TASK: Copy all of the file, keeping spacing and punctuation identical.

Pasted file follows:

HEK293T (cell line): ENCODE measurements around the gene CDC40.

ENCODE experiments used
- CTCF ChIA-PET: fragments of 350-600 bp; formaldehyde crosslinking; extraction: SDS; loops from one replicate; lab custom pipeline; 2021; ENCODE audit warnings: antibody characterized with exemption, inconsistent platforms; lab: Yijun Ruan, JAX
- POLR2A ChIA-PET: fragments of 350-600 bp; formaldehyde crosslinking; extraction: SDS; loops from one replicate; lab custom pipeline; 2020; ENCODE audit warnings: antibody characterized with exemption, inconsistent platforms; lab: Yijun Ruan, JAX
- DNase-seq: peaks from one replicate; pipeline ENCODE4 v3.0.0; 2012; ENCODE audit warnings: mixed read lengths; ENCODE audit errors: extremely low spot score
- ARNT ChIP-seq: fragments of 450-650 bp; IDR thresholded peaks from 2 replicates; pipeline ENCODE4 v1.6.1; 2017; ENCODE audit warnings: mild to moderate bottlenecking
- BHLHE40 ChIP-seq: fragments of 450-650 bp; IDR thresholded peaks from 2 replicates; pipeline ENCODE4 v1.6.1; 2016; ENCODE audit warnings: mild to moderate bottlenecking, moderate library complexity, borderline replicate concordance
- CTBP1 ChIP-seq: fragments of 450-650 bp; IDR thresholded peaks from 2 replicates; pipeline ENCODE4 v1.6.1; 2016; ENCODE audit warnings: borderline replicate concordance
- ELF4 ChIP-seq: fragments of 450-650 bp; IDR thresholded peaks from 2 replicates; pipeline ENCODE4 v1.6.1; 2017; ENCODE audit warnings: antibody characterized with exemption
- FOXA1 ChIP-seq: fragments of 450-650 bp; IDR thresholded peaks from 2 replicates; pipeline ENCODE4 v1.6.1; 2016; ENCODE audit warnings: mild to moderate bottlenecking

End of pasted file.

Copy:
HEK293T (cell line): ENCODE measurements around the gene CDC40.

ENCODE experiments used
- CTCF ChIA-PET: fragments of 350-600 bp; formaldehyde crosslinking; extraction: SDS; loops from one replicate; lab custom pipeline; 2021; ENCODE audit warnings: antibody characterized with exemption, inconsistent platforms; lab: Yijun Ruan, JAX
- POLR2A ChIA-PET: fragments of 350-600 bp; formaldehyde crosslinking; extraction: SDS; loops from one replicate; lab custom pipeline; 2020; ENCODE audit warnings: antibody characterized with exemption, inconsistent platforms; lab: Yijun Ruan, JAX
- DNase-seq: peaks from one replicate; pipeline ENCODE4 v3.0.0; 2012; ENCODE audit warnings: mixed read lengths; ENCODE audit errors: extremely low spot score
- ARNT ChIP-seq: fragments of 450-650 bp; IDR thresholded peaks from 2 replicates; pipeline ENCODE4 v1.6.1; 2017; ENCODE audit warnings: mild to moderate bottlenecking
- BHLHE40 ChIP-seq: fragments of 450-650 bp; IDR thresholded peaks from 2 replicates; pipeline ENCODE4 v1.6.1; 2016; ENCODE audit warnings: mild to moderate bottlenecking, moderate library complexity, borderline replicate concordance
- CTBP1 ChIP-seq: fragments of 450-650 bp; IDR thresholded peaks from 2 replicates; pipeline ENCODE4 v1.6.1; 2016; ENCODE audit warnings: borderline replicate concordance
- ELF4 ChIP-seq: fragments of 450-650 bp; IDR thresholded peaks from 2 replicates; pipeline ENCODE4 v1.6.1; 2017; ENCODE audit warnings: antibody characterized with exemption
- FOXA1 ChIP-seq: fragments of 450-650 bp; IDR thresholded peaks from 2 replicates; pipeline ENCODE4 v1.6.1; 2016; ENCODE audit warnings: mild to moderate bottlenecking